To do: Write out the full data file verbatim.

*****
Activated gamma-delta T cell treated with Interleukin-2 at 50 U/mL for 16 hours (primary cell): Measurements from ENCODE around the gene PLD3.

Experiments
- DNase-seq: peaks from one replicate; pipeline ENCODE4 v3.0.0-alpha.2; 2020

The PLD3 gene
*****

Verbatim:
Activated gamma-delta T cell treated with Interleukin-2 at 50 U/mL for 16 hours (primary cell): Measurements from ENCODE around the gene PLD3.

Experiments
- DNase-seq: peaks from one replicate; pipeline ENCODE4 v3.0.0-alpha.2; 2020

The PLD3 gene